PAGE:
greek philosophy really starts with Athena
May 16, 2011 § Leave a Comment
Today I got to visit the Parthenon which is truly something to marvel at (other than the scaffolding on the front side). It was built in honor of Athena, the protector of Athens and the goddess of wisdom, civilization & warfare. Even though I studied mythology in high school, it’s way more interesting to learn about it as an adult in Athens.
Greece was really the first civilization to worship the Gods in our own image which is really fascinating. Up until then, man was pretty much at the mercy of Nature or the elements and their gods & sacrifices reflected that belief. Gods were mainly reflections of the elements or animals or mythical creatures. It was really the first time people started seeing the gods as having more human characteristics and I think as a result as more relatable. I think it was also the first time that people began to see a human image as a force behind Nature, or at least as governing it in some way.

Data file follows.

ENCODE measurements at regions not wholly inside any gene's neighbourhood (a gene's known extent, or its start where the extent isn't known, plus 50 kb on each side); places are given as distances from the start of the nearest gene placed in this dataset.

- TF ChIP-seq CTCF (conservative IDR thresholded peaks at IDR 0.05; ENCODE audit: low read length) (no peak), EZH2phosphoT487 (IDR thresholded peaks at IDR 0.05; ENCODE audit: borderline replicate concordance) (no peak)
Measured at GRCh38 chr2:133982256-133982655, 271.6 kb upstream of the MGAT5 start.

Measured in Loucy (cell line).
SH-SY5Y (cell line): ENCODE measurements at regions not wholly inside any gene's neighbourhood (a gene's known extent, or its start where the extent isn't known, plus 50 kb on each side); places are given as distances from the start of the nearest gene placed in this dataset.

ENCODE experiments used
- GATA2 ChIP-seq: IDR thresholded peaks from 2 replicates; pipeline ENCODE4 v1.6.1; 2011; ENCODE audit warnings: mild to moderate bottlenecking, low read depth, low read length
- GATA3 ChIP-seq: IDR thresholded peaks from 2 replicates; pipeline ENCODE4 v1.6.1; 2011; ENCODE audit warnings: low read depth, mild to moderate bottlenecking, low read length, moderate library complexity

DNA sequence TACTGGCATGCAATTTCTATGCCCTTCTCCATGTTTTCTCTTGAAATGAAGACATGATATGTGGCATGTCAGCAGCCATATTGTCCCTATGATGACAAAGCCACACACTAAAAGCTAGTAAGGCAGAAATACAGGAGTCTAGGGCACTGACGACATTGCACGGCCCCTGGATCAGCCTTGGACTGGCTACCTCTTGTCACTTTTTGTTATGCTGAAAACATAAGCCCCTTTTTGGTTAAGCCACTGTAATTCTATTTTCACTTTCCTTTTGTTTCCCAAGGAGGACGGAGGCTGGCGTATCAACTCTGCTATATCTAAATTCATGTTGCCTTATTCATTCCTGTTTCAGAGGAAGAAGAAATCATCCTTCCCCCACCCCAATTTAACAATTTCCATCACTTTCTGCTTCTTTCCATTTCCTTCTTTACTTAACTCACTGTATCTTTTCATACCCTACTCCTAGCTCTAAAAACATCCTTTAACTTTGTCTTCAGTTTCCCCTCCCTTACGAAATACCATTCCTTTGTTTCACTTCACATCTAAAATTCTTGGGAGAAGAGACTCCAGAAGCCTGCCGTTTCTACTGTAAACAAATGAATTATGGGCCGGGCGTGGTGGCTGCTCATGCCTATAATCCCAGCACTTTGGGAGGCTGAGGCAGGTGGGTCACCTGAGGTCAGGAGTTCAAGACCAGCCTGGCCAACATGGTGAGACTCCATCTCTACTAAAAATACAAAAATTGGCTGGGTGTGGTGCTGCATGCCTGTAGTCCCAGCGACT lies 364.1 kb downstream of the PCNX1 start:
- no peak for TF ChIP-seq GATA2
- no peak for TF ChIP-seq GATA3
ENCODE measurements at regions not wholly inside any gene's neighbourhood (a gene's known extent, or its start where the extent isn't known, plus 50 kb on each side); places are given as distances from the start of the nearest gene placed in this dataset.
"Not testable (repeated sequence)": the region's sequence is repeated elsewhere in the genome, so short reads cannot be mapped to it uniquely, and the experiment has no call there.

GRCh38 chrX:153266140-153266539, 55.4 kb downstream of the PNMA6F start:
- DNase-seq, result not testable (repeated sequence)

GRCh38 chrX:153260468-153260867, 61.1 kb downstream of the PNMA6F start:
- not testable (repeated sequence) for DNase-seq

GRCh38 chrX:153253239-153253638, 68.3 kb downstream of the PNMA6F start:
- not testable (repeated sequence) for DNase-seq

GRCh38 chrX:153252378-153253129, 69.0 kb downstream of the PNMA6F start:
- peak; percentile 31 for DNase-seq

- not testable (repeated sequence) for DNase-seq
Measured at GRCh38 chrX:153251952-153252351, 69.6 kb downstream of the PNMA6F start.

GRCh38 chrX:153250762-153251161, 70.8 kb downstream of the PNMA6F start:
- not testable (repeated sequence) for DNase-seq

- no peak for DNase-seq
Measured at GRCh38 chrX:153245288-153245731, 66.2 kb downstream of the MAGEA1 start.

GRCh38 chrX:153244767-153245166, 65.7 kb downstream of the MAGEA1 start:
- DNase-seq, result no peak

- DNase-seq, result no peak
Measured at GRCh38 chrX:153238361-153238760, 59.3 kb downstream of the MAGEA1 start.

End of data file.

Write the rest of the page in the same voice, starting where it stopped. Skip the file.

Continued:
It’s interesting that Athena became the most important God to the city of Athens because she represented “wisdom”. There was a strong need to figure out how people should interact with each other as well as how to act as a city-state. It’s easy to see how that led to the importance of the practice of philosophy at a time the Greek civilization was just becoming a civilization. There were lots of “rights & wrongs” to figure out. We could probably still use a lot more philosophy nowadays.
Every time I visit a place like the Parthenon I wish I could see it as it was back in time. It really must have been magnificent. It’s pretty amazing that a structure built so long ago in honor of “wisdom” would serve as the blueprint for so many of our own government buildings to reflect the impact of greek philosophy on democracy.
I know I’m probably simplifying a lot of this, but hey, it’s a blog, so I guess I get to just have my own interpretation. I’m excited to visit Delphi on weds to see the temple of Apollo, a God who was influential on philosophy in a whole other way.